Brain Structure and Function

, Volume 220, Issue 6, pp 3513–3536 | Cite as

Cerebellar control of gait and interlimb coordination

  • María Fernanda Vinueza Veloz
  • Kuikui Zhou
  • Laurens W. J. Bosman
  • Jan-Willem Potters
  • Mario Negrello
  • Robert M. Seepers
  • Christos Strydis
  • Sebastiaan K. E. Koekkoek
  • Chris I. De Zeeuw
Open Access
Original Article

Abstract

Synaptic and intrinsic processing in Purkinje cells, interneurons and granule cells of the cerebellar cortex have been shown to underlie various relatively simple, single-joint, reflex types of motor learning, including eyeblink conditioning and adaptation of the vestibulo-ocular reflex. However, to what extent these processes contribute to more complex, multi-joint motor behaviors, such as locomotion performance and adaptation during obstacle crossing, is not well understood. Here, we investigated these functions using the Erasmus Ladder in cell-specific mouse mutant lines that suffer from impaired Purkinje cell output (Pcd), Purkinje cell potentiation (L7-Pp2b), molecular layer interneuron output (L7-Δγ2), and granule cell output (α6-Cacna1a). We found that locomotion performance was severely impaired with small steps and long step times in Pcd and L7-Pp2b mice, whereas it was mildly altered in L7-Δγ2 and not significantly affected in α6-Cacna1a mice. Locomotion adaptation triggered by pairing obstacle appearances with preceding tones at fixed time intervals was impaired in all four mouse lines, in that they all showed inaccurate and inconsistent adaptive walking patterns. Furthermore, all mutants exhibited altered front–hind and left–right interlimb coordination during both performance and adaptation, and inconsistent walking stepping patterns while crossing obstacles. Instead, motivation and avoidance behavior were not compromised in any of the mutants during the Erasmus Ladder task. Our findings indicate that cell type-specific abnormalities in cerebellar microcircuitry can translate into pronounced impairments in locomotion performance and adaptation as well as interlimb coordination, highlighting the general role of the cerebellar cortex in spatiotemporal control of complex multi-joint movements.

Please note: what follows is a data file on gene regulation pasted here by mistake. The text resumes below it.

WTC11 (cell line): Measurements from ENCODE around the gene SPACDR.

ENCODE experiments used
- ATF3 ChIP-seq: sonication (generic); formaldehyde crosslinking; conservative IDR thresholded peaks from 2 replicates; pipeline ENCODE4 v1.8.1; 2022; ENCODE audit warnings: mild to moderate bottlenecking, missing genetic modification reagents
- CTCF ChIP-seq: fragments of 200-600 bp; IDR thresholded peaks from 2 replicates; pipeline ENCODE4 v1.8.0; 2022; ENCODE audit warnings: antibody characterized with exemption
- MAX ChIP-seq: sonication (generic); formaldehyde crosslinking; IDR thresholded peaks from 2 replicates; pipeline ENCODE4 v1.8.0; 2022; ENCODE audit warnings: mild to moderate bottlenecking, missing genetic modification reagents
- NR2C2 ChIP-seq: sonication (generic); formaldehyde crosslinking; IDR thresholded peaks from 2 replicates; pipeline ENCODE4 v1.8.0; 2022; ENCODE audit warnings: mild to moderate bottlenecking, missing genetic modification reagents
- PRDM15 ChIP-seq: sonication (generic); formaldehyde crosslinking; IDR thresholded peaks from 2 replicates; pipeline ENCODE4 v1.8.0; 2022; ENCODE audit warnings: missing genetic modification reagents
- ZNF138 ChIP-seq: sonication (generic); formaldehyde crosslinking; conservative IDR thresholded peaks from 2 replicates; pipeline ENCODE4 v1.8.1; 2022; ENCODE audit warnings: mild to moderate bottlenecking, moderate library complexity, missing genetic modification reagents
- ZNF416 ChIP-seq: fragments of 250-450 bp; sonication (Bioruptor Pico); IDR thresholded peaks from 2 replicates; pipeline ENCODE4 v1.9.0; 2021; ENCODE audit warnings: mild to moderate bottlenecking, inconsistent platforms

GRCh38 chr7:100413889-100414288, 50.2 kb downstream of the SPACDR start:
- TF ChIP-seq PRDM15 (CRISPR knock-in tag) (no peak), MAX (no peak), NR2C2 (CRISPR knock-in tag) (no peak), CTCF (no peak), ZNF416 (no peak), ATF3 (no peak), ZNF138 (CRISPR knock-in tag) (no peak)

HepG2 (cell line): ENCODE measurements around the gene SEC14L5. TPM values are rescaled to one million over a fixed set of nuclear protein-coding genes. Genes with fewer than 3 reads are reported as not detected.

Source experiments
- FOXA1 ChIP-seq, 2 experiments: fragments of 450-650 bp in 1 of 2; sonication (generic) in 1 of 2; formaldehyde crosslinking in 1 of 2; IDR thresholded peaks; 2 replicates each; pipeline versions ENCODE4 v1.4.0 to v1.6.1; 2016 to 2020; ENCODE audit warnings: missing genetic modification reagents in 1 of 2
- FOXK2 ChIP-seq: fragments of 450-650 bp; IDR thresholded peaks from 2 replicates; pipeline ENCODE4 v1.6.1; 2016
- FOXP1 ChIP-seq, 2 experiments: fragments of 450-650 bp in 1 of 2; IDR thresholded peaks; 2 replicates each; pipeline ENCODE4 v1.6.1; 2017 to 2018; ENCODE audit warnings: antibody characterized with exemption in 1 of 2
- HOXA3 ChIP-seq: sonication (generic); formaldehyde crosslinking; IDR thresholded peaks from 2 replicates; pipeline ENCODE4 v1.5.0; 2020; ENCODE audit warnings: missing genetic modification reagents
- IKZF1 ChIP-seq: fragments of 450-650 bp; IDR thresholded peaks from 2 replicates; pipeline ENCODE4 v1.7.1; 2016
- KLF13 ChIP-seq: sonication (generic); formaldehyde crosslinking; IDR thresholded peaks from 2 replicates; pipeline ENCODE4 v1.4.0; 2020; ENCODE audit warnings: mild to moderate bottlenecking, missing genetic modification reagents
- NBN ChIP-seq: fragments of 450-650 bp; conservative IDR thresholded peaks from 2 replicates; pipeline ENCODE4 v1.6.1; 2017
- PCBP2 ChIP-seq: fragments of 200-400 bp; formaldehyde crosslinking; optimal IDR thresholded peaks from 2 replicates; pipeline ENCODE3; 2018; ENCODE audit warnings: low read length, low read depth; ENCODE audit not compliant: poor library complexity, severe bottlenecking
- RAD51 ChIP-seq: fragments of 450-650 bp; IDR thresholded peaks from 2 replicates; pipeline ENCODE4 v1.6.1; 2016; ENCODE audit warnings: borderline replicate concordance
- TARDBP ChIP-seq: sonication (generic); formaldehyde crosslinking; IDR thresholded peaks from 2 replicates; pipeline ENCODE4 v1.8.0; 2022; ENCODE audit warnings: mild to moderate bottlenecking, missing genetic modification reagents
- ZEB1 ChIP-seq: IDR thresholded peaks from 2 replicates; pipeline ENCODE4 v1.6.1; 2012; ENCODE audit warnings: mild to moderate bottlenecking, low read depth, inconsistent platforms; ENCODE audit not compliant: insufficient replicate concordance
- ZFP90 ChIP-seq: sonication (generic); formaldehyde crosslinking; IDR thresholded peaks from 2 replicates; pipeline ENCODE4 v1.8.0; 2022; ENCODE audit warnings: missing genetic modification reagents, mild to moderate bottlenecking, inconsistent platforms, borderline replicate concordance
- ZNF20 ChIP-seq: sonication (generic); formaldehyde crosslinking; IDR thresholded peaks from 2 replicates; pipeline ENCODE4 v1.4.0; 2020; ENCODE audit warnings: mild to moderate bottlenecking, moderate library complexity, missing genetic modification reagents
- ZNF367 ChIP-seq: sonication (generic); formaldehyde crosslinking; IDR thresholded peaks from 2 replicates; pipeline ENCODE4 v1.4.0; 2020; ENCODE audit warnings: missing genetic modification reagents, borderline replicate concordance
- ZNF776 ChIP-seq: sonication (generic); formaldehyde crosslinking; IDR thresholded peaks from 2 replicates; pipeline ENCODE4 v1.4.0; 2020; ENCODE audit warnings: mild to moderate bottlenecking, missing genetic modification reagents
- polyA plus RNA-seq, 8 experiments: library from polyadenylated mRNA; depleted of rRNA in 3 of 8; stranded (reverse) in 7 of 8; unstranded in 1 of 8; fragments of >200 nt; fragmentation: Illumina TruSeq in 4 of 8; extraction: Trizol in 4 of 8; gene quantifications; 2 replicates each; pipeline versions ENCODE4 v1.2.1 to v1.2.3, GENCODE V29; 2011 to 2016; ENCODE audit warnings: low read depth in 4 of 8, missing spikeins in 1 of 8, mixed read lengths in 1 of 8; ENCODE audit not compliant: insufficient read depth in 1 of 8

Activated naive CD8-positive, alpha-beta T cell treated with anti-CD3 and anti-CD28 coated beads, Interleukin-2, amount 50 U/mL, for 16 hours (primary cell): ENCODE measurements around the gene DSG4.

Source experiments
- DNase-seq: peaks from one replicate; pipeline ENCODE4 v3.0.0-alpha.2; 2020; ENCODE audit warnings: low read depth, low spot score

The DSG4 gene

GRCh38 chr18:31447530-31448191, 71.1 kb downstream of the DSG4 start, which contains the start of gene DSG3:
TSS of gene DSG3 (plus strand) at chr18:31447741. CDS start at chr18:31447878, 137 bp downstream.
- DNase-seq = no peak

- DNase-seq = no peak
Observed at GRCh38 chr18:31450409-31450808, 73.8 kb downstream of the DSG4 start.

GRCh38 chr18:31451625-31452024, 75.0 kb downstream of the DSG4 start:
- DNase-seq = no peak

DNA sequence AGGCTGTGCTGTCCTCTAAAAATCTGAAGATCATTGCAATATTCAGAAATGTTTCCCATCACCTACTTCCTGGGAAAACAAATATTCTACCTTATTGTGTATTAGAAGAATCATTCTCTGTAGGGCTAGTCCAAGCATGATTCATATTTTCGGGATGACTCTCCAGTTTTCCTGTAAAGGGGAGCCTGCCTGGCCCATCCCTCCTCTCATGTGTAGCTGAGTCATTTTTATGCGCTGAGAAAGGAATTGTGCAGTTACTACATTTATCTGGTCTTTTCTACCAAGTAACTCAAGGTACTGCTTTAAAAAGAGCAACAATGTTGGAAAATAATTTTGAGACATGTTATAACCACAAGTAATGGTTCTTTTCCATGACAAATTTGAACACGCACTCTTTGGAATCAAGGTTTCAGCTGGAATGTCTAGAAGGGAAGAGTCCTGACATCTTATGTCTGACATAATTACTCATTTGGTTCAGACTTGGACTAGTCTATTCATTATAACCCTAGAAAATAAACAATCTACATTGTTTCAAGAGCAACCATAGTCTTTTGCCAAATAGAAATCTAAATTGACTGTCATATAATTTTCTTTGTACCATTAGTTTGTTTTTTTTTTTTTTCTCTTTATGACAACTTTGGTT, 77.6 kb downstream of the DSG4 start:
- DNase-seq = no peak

Keywords

Purkinje cells Interneurons Granule cells Locomotion Interlimb coordination Erasmus Ladder 

Introduction

An intact cerebellum is essential for on-the-fly corrections of posture and gait (Armstrong 1986; Morton and Bastian 2006; Morton et al. 2004). Accordingly, a typical sign of cerebellar dysfunction is gait ataxia, which is characterized by balance problems and walking abnormalities (Holmes 1917; Ferrarin et al. 2005). In the clinic, ataxia is often seen after structural cerebellar damage, such as following stroke, paraneoplastic syndromes or genetic mutations (Coesmans et al. 2003; Ilg et al. 2008; De Zeeuw et al. 2011). From a functional modeling perspective, ataxic gait can be interpreted as a failure of the cerebellum to develop an implicit representation of the external world and/or predict consequences of motor commands (Blakemore et al. 2001; Bastian 2006; Shadmehr and Krakauer 2008; Franklin and Wolpert 2011).

Even though gait ataxia and limb coordination have been investigated thoroughly in human subjects, their cellular underpinnings have been relatively neglected due to technical deficiencies in measuring all assets of locomotion in mice. So far, systematic studies on cellular functions in cerebellar motor control have been mainly restricted to adaptive reflex movements around single joints, such as eyeblink conditioning and adaptation of the vestibulo-ocular reflex (VOR), which can be readily measured in mouse mutants (De Zeeuw and Yeo 2005). Indeed, synaptic and intrinsic processing in cerebellar Purkinje cells, interneurons and granule cells all have been shown to underlie particular, often overlapping, aspects of such motor behaviors (Wulff et al. 2009; Galliano et al. 2013a; Schonewille et al. 2010). For example, Purkinje cell potentiation and interneuron inhibition are relevant for both VOR performance and adaptation (Schonewille et al. 2010), whereas the bulk of granule cells are predominantly relevant for VOR adaptation only (Galliano et al. 2013a). Instead, the specific contributions of these cellular functions to more complex, multi-joint and multi-organ motor functions, such as posture and gait, are unclear. To date, it remains to be elucidated whether the various functions of specific cerebellar cell types mentioned above play a critical role in locomotion performance and adaptation (Schonewille et al. 2011), and in particular in interlimb coordination (Zhou et al. 2014).

Here, we studied such behavioral traits in four cell-specific mutant lines including mice lacking Purkinje cell output (Fernandez-Gonzalez et al. 2002; Mullen et al. 1976); mice lacking parallel fiber-to-Purkinje cell long-term potentiation and Purkinje cell intrinsic plasticity (L7-Pp2b mice) (Schonewille et al. 2011); mice lacking phasic Purkinje cell inhibition (L7-Δγ2 mice) (Wulff et al. 2009); and mice with impaired granule cell output (α6-Cacna1a mice) (Galliano et al. 2013a) (Fig. 1). This collection of cerebellar mouse mutants covers the entire spectrum ranging from degeneration of Purkinje cells severely affecting the sole output of the cerebellar cortex to functional ablation of the output of part of the granule cells subtly manipulating the main input stage of this cortex. To study their locomotion performance and adaptation, as well as interlimb coordination, we used the fully automated Erasmus Ladder, yielding systematic descriptions of locomotion in mice (Vinueza Veloz et al. 2012). Importantly, the Erasmus Ladder triggers locomotion adaptation by pairing obstacle appearances with preceding tones at fixed intervals, and allows measurements of interlimb coordination by independent detection of the step cycle of all four limbs.